The Blaine County Journal News-Opinion - We've Got The County Covered

Old Hays Community Garden Wins Grant

 

August 25, 2021

Supplemental Nutrition Assistance Education Program, or SNAP-Ed program, awarded six Growing Together Montana mini grants this year to Master Gardeners across the state. One of those recipients was Hillary Maxwell and the Old Hays Community Garden on the Fort Belknap Reservation. These mini grants, worth up to $2,000, help to address food insecurity in Montana.

Growing Together Montana (GTMT) is a collaboration between the MSU Extension Nutrition Education Program and the Master Gardener program that provides grants to active Master Gardener volunteers with a focus on growing and donating produce to local food banks and supplying other emergency food resources. Master Gardeners also have the opportunity to work with SNAP-Ed instructors in their communities to deliver nutrition education to the individuals and families that utilize the food banks.

At the Old Hays Community Garden on the Fort Belknap Reservation, Master Gardeners created a new garden on a plot that was donated by the tribal council. According to organizers, this project has attracted many community volunteers who are first-time gardeners.

"Having fresh produce right in the neighborhood has been the greatest impact," said Maxwell, who is a Family Consumer Science Agent for MSU-Extension on Fort Belknap as well as a Master Gardener. "Community members are getting more comfortable with the garden space and are appreciating its value."

For providing leadership with the garden, Maxwell wishes to thank Colette Werk. The Hays Garden was also the location for community Bingo on August 12, and children play in the garden area frequently.

About her role, Werk commented, "I wouldn't say I'm the primary caregiver of the garden, but I do make sure it's watered and weeded a little bit. I have the help of the Extension Office intern Kayla Tandy, who takes care of it, too."

Throughout the summer, some young people from the Summer Youth Employment Program have also stepped in with assistance, not only with weeding but with mowing the grounds. Other community members have added their labor to the project, building a 50' x 30' fence around the garden to deter the wildlife from encroachment.

"The fence was built by community members Olie and Sharlo Doney with assistance from Colton Werk and me. It's just a wire fence with set posts and a gate. At the moment, we don't have a water source,

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Old Hays Garden

so we got a hose from the nearest house, which is generously offered up by Dutch Helgeson, so he will be getting some veggies out of the garden for sure; very thankful for it. I just really want the community to have the credit. This garden is for them, and I want them to know that. Sure proud of our little community," Werk explained.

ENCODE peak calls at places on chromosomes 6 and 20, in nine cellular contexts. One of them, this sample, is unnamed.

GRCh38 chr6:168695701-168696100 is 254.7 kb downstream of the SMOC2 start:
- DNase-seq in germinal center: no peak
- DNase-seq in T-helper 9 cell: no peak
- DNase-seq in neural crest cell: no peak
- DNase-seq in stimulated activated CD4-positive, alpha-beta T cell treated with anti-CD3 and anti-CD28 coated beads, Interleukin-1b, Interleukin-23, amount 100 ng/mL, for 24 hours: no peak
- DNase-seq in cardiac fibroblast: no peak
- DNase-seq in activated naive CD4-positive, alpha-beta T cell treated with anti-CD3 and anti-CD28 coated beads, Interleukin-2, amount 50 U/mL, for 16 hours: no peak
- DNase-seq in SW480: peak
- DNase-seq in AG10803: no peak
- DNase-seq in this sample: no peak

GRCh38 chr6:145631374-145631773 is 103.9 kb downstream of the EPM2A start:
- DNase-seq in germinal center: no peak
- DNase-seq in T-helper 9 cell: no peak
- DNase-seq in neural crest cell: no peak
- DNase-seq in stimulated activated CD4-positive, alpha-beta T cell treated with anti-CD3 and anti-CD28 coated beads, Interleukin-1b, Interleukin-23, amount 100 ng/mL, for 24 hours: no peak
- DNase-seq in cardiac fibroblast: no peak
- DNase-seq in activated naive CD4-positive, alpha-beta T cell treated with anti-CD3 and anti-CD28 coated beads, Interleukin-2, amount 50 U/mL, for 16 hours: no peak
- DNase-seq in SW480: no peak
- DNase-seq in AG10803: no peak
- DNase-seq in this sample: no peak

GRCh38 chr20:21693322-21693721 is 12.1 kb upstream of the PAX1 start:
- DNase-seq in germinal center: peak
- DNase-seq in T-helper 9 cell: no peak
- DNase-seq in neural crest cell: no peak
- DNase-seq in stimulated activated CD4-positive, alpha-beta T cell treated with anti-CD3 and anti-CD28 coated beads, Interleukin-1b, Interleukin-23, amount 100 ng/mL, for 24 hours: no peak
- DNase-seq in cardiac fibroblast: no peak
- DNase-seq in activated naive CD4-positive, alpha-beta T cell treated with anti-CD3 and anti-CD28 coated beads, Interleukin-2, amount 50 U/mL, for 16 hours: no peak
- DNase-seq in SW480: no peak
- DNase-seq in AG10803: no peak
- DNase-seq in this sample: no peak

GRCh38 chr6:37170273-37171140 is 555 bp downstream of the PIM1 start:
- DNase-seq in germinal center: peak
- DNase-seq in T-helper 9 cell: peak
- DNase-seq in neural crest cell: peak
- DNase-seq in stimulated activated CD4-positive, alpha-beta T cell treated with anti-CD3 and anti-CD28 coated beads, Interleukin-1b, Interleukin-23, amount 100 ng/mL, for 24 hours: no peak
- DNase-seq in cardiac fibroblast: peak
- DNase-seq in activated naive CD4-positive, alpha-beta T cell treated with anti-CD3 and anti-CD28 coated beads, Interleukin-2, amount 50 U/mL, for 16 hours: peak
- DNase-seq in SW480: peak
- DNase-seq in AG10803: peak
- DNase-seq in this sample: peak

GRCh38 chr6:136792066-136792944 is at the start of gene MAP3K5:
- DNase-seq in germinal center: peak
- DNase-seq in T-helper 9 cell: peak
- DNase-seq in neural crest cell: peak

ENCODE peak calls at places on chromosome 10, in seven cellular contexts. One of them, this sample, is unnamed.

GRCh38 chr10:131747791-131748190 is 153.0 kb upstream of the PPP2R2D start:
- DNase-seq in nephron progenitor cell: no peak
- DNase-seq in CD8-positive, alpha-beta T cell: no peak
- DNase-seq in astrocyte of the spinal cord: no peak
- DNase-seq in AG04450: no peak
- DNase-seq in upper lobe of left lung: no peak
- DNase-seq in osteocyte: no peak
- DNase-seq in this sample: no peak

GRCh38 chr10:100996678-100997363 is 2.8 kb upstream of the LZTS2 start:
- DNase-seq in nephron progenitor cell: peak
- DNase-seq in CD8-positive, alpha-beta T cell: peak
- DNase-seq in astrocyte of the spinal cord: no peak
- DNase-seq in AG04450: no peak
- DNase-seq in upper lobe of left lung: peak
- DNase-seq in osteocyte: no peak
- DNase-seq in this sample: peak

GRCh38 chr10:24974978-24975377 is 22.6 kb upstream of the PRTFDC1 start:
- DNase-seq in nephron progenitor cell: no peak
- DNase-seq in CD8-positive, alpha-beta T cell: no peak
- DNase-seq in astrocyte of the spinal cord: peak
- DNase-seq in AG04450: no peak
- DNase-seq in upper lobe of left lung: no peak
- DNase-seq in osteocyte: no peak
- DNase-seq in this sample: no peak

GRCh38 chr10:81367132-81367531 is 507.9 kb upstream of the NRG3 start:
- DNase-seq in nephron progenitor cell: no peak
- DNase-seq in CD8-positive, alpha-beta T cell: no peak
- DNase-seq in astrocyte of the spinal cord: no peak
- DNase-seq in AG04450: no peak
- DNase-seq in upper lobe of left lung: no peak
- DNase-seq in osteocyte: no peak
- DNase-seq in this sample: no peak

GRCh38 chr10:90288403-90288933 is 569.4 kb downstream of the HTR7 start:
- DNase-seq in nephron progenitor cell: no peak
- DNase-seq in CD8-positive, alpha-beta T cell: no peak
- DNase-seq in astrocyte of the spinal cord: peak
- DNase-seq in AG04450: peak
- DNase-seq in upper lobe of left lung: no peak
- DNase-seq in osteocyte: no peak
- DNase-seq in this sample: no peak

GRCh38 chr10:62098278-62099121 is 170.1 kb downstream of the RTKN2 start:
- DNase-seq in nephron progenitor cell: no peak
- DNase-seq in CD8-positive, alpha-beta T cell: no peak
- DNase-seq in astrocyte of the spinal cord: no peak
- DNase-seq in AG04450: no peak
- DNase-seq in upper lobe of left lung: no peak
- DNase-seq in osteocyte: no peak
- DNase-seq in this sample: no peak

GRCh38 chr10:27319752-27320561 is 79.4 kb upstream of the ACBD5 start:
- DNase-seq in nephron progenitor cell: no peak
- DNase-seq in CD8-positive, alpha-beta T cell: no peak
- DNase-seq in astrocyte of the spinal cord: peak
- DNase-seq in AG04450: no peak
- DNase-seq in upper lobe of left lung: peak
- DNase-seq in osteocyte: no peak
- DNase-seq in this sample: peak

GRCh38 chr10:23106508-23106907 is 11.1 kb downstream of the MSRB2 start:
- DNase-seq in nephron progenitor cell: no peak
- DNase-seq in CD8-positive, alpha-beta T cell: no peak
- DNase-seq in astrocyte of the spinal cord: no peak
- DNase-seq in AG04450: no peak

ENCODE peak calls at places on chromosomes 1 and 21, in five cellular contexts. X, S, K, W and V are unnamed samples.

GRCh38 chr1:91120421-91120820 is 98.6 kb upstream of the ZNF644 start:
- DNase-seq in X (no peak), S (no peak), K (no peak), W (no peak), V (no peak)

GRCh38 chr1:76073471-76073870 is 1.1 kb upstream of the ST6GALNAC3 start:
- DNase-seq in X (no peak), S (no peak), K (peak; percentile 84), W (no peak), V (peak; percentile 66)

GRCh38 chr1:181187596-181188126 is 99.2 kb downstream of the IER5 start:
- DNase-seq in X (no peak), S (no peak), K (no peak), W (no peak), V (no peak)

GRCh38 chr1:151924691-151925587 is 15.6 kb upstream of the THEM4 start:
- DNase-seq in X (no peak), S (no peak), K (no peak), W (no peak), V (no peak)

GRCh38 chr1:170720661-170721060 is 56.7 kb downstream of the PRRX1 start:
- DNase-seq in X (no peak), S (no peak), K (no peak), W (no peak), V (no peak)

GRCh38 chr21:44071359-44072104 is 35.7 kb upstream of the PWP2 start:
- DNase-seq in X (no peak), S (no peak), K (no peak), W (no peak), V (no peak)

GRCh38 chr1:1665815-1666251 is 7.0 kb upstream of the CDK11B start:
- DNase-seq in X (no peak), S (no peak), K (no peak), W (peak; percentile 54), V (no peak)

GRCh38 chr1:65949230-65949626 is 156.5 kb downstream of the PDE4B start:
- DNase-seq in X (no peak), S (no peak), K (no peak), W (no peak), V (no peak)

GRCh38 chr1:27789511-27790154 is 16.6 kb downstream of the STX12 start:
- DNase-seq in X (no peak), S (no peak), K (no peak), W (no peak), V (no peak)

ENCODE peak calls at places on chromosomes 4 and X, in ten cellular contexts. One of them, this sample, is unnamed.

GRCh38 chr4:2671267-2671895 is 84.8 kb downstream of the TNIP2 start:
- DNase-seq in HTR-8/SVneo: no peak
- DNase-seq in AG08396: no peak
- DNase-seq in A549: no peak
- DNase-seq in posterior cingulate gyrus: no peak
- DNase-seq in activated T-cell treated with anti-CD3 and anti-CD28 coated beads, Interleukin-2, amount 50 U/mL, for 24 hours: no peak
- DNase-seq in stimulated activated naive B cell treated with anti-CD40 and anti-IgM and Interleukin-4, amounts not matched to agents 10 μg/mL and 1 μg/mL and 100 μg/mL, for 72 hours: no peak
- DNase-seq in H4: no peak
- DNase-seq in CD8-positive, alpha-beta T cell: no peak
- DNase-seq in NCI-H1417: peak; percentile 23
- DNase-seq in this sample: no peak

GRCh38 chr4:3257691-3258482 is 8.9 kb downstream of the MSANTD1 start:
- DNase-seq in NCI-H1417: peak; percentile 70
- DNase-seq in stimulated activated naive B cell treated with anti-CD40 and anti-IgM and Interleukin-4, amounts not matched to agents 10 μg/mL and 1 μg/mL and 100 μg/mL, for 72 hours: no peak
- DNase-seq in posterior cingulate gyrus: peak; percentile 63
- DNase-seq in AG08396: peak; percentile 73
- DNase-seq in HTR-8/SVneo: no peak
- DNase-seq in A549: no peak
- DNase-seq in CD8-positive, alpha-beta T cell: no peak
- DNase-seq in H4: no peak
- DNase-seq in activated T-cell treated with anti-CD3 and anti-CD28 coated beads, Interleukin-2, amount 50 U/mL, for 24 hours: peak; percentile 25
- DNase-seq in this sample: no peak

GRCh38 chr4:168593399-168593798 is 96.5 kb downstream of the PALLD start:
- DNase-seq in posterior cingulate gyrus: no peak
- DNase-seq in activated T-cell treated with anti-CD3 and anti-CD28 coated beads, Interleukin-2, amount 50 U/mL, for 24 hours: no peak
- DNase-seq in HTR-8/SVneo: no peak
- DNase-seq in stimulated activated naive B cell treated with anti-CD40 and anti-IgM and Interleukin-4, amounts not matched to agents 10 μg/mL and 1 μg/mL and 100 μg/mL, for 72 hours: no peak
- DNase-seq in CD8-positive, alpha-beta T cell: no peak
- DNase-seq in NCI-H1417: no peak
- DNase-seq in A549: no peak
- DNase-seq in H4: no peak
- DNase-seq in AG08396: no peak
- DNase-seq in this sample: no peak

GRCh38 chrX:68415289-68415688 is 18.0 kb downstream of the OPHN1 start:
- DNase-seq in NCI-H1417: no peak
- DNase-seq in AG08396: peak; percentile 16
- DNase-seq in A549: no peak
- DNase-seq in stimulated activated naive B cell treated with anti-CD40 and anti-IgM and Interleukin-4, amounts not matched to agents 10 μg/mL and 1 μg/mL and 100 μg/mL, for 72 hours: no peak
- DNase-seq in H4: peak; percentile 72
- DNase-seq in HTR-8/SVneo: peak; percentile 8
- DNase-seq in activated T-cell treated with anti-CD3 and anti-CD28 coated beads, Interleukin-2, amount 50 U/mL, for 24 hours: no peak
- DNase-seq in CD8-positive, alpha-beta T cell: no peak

The garden features several raised beds, which are growing tomatoes, cabbage, lettuce, peppers, potatoes, radishes, squash, and cilantro/herbs. Adding to the food forest on the grounds are bee balm, rhubarb, spearmint, echinacea, and an apple tree.

"This project was actually headed up by Hillary Maxwell. She just included me on it because I am part of the Old Hays community and I thought it would be a great opportunity for our little community to get some food sovereignty going. It was a bit of a challenge just getting things started with the fence, but the garden has been looking great and things are growing. Our cabbage took a toll from the grasshoppers and beetles, but we're hoping to fix that next year," Werk stated.

Werk went on to explain that the fence is doing its job, as no animals have invaded the garden, and the children who play there always close the gate. "It's great to see them respect the garden and know that this is for them and their families. I told them if they ever need anything, to just go right in and make sure to close the gate behind them. It's nice to see everything grow, and we look forward to what we can continue to do next year. Hopefully, we can develop an apple orchard like the Lodgepole community has or continue to make the garden bigger with maybe a plowed area plot. None of this would have been possible without MSU-Extension and Hillary Maxwell's help; so very thankful for that."

Produce from the garden will be distributed to local organizations that serve families with limited resources. Recipients also receive invitations for free in-person and virtual nutrition education classes taught by MSU-Extension nutrition educators.

One of those classes is a Food Preservation and Canning Workshop to preserve garden produce. Sponsored by MSU-Extension at Fort Belknap, this training will be a series beginning August 30. With locations still to be determined, Maxwell shared that she will be in Lodgepole on Mondays, in Hays on Wednesdays, and at the Agency on Thursdays. Jars will be provided for those attending. Anyone with questions is encouraged to call Maxwell at 390-1085.

Other 2021 projects that received GTMT grants are Sixth Ward Garden Park in Helena, Northern Cheyenne Reservation Donation Garden at Busby, Helping Hands Food Bank Garden in Hardin, Sagebrush Food Pantry Garden in Shelby, and Fort Peck Reservation Donation Garden at Poplar.

For more information on the GTMT program or to apply for a grant for the 2022 garden season, interested individuals can visit the GTMT website or contact Project Coordinator, Lydia Sakowski by emailing lydia.sakowski@montana.edu or calling 406-994-6022.

 
 

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